Checking and Sharing Alt-Facts
62 Pages Posted: 4 Jun 2020
Date Written: May 9, 2020
Using a randomized experiment in the context of the 2019 European elections in France, we study how fact-checking affects real sharing of “alternative facts” (false or misleading statements by politicians) on Facebook and the determinants of the decision to view the fact-checking. We expose over 4200 voting-age French to statements on the role of the EU made by the extreme-right party Rassemblement National. A randomly selected subset of participants was exposed to fact-checking of these statements while another randomly selected subset was offered a choice whether to view the fact-checking or not. Then, all participants were offered an opportunity to share alternative facts on their Facebook pages. Those who saw fact-checking information could also share it on Facebook. We show that: (i) both imposed and voluntary fact-checking reduces sharing of alternative facts by more than 25%; (ii) the size of the treatment effect is similar between these two treatments; and (iii) each additional click required to share alternative facts reduces sharing by 75%.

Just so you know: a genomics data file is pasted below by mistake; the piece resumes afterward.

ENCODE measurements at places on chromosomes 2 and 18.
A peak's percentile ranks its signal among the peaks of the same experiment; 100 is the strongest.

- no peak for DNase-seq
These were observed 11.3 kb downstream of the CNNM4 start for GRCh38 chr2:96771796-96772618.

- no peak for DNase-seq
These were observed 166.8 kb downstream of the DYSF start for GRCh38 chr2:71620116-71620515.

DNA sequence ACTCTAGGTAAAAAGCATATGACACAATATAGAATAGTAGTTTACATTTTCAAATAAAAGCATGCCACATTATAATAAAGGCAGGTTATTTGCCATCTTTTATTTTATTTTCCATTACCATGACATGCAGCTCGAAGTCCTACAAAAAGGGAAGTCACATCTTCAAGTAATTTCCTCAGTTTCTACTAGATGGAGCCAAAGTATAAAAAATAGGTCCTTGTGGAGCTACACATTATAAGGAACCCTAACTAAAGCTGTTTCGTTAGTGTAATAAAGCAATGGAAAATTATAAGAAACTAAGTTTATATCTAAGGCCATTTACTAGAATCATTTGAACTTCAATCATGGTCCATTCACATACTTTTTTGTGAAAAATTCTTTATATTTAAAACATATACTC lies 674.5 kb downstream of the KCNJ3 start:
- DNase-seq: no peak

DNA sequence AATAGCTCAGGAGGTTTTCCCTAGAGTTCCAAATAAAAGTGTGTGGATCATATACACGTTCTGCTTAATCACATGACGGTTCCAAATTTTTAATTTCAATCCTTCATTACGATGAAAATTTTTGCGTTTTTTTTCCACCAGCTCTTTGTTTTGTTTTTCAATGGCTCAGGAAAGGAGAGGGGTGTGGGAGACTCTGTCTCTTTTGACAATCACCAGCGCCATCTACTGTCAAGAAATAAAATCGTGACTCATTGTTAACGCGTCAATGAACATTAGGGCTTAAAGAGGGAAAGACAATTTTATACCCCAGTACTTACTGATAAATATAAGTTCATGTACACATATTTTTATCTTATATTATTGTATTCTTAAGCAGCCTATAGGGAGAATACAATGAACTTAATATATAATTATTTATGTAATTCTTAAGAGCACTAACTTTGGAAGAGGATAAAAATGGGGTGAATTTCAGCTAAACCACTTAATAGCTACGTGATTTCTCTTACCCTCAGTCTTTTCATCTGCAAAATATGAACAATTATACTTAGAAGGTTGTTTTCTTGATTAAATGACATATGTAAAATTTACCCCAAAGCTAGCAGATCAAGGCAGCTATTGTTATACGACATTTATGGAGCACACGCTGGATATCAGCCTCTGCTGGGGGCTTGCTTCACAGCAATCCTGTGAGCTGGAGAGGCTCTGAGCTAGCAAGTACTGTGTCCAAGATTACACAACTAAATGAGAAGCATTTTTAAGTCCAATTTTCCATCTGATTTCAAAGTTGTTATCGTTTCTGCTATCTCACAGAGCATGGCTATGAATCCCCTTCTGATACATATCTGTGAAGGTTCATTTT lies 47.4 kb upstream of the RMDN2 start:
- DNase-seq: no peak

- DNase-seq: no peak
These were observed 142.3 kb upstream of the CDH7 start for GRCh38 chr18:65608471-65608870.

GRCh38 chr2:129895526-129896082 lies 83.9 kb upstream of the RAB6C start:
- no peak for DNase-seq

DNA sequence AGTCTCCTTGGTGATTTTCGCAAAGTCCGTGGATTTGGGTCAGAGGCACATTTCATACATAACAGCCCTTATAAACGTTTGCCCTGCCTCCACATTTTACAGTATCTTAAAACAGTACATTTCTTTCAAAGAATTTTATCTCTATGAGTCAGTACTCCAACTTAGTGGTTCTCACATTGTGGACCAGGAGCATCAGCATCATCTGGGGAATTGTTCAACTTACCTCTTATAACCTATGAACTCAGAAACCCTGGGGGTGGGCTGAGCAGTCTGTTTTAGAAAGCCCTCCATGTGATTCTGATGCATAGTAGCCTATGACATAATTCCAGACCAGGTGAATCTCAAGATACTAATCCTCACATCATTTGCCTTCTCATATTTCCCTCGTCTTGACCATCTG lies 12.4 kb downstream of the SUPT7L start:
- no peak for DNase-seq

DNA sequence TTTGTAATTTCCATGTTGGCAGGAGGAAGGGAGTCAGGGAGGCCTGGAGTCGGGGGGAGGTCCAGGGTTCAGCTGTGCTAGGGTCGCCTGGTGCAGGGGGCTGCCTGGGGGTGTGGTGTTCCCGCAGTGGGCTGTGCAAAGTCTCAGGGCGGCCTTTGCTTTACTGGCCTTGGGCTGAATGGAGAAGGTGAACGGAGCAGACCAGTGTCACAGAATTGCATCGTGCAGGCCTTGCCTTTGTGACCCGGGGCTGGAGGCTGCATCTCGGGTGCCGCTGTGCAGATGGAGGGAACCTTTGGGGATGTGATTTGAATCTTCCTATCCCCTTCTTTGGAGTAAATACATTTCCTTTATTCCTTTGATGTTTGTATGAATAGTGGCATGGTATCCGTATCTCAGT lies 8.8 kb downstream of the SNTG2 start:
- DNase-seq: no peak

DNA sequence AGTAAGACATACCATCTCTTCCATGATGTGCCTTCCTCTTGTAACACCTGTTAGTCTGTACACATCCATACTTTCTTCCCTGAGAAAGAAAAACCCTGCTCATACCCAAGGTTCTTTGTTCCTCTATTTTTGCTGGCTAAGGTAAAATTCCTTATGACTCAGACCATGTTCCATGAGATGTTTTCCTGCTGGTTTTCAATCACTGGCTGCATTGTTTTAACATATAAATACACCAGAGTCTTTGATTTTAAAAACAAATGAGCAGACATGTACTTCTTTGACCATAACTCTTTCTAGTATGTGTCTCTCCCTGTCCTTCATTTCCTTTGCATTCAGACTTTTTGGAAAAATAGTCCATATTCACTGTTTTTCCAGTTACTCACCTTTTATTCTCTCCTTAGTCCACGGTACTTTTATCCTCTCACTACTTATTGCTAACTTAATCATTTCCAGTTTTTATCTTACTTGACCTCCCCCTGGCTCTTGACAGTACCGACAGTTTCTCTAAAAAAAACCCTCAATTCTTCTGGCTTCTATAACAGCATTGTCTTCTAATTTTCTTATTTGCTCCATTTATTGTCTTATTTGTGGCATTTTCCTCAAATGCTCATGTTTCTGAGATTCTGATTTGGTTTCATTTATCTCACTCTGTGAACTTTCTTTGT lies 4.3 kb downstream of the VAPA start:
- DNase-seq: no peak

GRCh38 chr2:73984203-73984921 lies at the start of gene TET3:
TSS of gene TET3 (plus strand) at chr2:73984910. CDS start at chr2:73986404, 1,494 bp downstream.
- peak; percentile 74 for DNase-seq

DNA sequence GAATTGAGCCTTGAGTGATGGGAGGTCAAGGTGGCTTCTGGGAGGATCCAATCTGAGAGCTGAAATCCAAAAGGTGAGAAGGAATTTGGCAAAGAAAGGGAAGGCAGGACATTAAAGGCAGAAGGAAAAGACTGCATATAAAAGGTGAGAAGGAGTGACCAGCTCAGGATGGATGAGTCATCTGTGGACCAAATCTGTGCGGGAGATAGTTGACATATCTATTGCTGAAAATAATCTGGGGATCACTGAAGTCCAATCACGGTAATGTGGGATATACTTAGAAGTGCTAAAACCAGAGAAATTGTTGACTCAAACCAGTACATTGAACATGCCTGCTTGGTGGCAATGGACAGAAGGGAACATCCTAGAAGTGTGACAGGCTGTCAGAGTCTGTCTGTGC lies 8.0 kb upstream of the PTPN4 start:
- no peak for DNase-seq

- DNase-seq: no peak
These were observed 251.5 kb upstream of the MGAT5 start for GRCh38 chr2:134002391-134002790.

Keywords: alternative facts, fake news, fact-checking, sharing, social media, Facebook
JEL Classification: D8, D91
Suggested Citation: Suggested Citation